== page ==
Plug-Ins Live | The Digital Roadcase

Jan 1, 2011 9:00 AM, By Sarah Benzuly

TOURING ENGINEERS SOUND OFF ON MIXING WITH PLUG-INS

Polls


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Joel Lonky

Joel Lonky

Do you find that you’re relying more on onboard plug-ins rather than carrying outboard gear?
Keppler:
Yes. However, the one piece of outboard gear that I’ve come to love and rely on is the Dolby Lake Processor. To my ears it is still the best-sounding piece for system EQ and delay, and the interface is very intuitive.

Dickie Chappell

Dickie Chappell

Young: Yes, most definitely. I’m averaging 100-plus shows a year with Tony, and most of the shows are fly dates in the U.S. or international. I can get a Yamaha PM5D everywhere—as I experienced this year in places like Istanbul, Turkey or Taormina, Italy. So being able to carry a Waves card or iLok key to get your plug-ins is very handy.

Chappell: I don’t carry outboard gear. I do wish I were though. But with time and speed as they are, Peter is a stickler for keeping things the same once they are established. He wants the Sonnox sound to be the same, and with the Profile I can bring back everything exactly as it was in the last show—brilliant.

Does the need for a smaller FOH footprint (to sell more seats, for example) come into play when deciding on bringing plug-ins vs. outboard gear?
Keppler:
Not really—possibly in a festival situation where there are lots of desks at FOH and no room.

Young: In some venues, eliminating an outboard rack is definitely a big plus. However, my decision on not specifying an outboard rack is based on the end results. I can achieve everything I need to by using the internal processing with the Yamaha console and plug-ins.

Lonky: No, not really. We play arenas, and the console is so small it doesn’t really matter what I carry. My footprint is still half of what it was.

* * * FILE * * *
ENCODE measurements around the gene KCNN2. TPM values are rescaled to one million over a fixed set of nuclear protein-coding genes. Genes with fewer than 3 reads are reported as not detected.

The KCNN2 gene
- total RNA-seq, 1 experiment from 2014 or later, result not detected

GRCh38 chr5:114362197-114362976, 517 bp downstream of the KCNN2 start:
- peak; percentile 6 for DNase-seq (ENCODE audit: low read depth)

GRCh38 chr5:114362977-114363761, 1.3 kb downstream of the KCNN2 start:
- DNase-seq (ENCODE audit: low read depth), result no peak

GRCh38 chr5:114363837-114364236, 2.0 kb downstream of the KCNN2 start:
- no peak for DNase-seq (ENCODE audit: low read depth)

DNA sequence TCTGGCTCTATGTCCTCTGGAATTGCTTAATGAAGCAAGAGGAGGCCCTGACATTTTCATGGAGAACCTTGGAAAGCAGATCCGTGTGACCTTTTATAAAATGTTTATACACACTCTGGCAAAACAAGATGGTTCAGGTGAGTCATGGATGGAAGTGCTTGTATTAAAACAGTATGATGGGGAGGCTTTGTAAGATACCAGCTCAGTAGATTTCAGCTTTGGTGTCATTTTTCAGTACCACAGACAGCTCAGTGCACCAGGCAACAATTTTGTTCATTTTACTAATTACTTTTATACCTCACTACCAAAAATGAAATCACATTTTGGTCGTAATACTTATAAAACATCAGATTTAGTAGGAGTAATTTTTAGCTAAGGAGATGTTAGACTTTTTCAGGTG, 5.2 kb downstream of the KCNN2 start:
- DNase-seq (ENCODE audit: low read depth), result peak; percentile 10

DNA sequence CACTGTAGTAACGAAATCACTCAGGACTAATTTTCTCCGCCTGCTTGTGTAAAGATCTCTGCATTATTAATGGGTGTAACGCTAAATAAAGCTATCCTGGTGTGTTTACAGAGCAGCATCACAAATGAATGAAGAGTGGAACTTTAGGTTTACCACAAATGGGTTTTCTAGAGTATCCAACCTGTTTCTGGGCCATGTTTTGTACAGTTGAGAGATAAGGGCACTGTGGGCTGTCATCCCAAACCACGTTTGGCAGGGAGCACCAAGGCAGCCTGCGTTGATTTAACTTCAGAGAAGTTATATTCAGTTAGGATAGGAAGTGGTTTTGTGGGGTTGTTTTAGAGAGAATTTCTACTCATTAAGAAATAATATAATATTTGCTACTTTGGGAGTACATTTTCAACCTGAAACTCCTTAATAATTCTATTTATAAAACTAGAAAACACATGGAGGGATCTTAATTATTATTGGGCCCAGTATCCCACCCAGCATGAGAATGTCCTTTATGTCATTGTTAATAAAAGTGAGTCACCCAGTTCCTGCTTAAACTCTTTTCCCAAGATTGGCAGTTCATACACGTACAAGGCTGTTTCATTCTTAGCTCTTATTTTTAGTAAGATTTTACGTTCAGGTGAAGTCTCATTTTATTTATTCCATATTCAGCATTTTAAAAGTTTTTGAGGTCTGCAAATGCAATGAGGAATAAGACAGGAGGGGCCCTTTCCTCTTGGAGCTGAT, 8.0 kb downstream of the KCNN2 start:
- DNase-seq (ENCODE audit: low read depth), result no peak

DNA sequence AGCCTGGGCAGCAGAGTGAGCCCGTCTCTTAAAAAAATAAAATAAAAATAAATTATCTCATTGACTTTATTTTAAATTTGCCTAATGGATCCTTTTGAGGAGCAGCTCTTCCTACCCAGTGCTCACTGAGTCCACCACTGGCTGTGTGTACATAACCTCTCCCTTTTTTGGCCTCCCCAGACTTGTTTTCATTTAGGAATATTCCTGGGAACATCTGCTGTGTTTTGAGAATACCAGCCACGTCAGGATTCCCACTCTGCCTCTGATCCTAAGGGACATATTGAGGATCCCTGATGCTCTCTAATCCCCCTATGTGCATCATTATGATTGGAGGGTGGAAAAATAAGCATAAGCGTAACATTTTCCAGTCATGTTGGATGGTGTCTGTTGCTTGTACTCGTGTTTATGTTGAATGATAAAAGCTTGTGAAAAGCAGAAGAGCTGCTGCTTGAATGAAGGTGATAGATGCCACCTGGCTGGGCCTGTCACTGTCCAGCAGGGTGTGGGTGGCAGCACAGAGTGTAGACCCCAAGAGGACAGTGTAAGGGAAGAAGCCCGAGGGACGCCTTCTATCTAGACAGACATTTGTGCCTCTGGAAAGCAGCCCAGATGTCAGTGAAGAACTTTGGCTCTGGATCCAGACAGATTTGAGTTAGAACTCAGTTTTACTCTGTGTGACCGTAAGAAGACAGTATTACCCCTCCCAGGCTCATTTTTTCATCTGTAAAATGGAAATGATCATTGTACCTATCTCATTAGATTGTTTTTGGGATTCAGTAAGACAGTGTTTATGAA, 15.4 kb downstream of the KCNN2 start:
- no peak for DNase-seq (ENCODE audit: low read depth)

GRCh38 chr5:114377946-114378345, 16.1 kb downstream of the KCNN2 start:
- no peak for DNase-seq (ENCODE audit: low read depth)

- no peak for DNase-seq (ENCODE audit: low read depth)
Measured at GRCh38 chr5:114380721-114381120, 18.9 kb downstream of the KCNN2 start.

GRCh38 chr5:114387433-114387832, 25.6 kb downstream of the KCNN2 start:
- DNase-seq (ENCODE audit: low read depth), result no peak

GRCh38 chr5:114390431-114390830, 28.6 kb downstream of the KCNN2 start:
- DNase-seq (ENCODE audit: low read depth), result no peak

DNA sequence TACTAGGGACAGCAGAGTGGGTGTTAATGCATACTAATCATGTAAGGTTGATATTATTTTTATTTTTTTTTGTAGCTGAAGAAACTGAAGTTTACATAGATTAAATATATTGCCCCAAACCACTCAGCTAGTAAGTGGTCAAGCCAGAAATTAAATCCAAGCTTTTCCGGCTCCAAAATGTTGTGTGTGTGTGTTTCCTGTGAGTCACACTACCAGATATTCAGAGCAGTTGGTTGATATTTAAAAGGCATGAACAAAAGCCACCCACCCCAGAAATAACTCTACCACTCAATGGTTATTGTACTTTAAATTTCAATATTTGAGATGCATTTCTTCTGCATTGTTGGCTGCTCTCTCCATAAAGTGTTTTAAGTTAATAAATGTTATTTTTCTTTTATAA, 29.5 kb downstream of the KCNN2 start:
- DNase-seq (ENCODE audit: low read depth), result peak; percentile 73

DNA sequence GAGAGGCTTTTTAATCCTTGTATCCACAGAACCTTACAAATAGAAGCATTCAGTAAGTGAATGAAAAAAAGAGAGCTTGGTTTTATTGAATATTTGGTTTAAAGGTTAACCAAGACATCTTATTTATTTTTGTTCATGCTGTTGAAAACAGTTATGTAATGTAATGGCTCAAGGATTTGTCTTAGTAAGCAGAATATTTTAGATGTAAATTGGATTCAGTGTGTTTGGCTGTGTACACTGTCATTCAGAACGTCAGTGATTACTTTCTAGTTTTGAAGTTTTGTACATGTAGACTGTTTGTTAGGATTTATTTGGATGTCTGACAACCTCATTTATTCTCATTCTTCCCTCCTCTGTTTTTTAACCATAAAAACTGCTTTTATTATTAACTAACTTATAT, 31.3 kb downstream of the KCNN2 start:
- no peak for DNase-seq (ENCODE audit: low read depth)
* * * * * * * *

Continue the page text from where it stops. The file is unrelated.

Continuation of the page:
Do you find that your mix is more about replicating the album and using plug-ins used in the studio?
Keppler:
I do get more requests these days to make it sound like “the album,” but often I have no clue what plug-ins were used in the recording and mixing process. If there is any time for pre-production rehearsals, I’ll take some time to really emulate certain sounds that I like from a record, like a particular distortion effect on drums or vocals, or a specific type of delay. And, obviously, if it’s something particular the artist is looking for, then I’ll work with them until we’re satisfied. I still prefer to make a live show just what it is—live!

Young: Not specifically for Tony Bennett, as the show is not designed around a lot of effects. The Waves plug-ins can enhance the whole experience by providing excellent-sounding reverbs and compression when required.

Lonky: Not at all. Rob wants a very live sound.

Chappell: Peter kind of throws that concept out the window—replicating the records. There is studio work, and there is live work. He’s now been comparing it recently to his film work and theatrical work. The live work is like theater and the studio work is film. The process of each is very different.






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